Keith Roberts filed for disability benefits in 1999 after being diagnosed with post-traumatic stress disorder (PTSD) by private and public medical health professionals.
Though not nearly as horrific as many, Roberts’ Vietnam-era service (1968-74) affected him badly, and includes an incident in which he was assaulted by the Navy Shore Patrol in 1969, and he witnessed a fellow airman killed in a gruesome aircraft accident, also in 1969, at Naples, Italy where he was stationed.
Roberts jumped through all of the hoops that the U.S. Department of Veteran Affairs (VA) makes claimants jump through, and was granted service-connected benefits for his diagnosed PTSD in 1999 retroactive to 1993 (later revised to1992), and received over $300,000 in benefits.
As a Marine Corp Times piece notes of the benefits process (Kelly Kennedy, April 5, 2007), “’The … disability retirement system stacks the deck against injured soldiers by forcing them to prove they have post-traumatic stress disorder …,’ said an Army lawyer who helps soldiers appeal their claims.”
Worse than a stacked deck, the VA was headed (and still is) by Jim Nicholson, former Republican National Committee Chair (1997-2000) who sports a resume devoid of experience in veterans' advocacy and seems openly hostile to disability compensation, an appearance Nicholson tries to deflect in public statements.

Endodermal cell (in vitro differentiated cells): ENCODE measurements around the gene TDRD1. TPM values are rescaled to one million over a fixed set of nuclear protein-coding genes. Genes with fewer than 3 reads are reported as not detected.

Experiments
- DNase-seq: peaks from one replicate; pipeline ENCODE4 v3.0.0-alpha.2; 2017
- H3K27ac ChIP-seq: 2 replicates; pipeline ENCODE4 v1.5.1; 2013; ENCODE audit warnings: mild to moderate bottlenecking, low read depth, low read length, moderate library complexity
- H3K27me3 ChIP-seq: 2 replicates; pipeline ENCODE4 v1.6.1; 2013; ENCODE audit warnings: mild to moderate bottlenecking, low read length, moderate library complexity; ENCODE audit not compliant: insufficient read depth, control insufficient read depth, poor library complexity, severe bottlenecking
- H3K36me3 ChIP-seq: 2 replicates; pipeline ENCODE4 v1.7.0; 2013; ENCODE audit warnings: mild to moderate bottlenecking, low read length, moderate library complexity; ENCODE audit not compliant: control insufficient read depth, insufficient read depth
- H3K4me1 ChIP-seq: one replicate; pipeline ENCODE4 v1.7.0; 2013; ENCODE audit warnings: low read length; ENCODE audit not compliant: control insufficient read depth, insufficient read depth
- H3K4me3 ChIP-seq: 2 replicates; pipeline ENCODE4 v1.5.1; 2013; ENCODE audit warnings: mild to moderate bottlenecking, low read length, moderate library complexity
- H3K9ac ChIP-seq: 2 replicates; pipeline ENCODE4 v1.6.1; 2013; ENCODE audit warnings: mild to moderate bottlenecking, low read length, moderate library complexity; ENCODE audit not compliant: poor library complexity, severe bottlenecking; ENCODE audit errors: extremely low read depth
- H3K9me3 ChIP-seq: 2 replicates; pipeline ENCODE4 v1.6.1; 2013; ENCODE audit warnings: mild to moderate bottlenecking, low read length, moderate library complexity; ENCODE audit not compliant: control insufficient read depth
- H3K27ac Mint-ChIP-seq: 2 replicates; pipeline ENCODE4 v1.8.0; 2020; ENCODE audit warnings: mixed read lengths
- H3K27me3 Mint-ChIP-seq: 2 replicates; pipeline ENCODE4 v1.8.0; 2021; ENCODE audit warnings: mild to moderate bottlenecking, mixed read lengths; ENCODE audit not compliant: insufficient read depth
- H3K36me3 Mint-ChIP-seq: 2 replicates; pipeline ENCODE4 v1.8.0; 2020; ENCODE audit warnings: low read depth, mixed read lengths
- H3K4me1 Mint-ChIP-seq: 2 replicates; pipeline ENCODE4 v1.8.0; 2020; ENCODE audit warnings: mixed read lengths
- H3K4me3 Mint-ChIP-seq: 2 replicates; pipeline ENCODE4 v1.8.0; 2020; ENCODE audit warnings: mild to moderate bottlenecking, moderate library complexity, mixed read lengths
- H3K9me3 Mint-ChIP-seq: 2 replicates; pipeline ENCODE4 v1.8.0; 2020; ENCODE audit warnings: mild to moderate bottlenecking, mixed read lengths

"The amount of dollars involved (in veteran compensation) is huge and the lives involved are important," Nicholson said. "Our number one goal is to take care of those veterans who are deserving," referring to a 2005 VA Inspector General’s report on veterans’ compensation.
As Keith Roberts was battling the VA, he had no idea that a confluence of political and bureaucratic forces allied with Secretary Nicholson were about to make his previous ordeal a walk in the park by comparison.
Roberts collided with the US government’s determination to deceive and treat this veteran like a criminal.
Roberts’ wife, Deloris, said her family is “devastated.”
But they maintain reams of paper documents which appear to sustain their narrative of events in which a vet became a victim of a hostile bureaucracy and an overzealous prosecutor.
In November of 2003, Roberts said he contacted the VA Office of Inspector General (OIG) in Illinois by phone, complaining that Roberts had come to believe that the VA was committing fraud in the handling of his benefits claims, according to Roberts’ sworn deposition.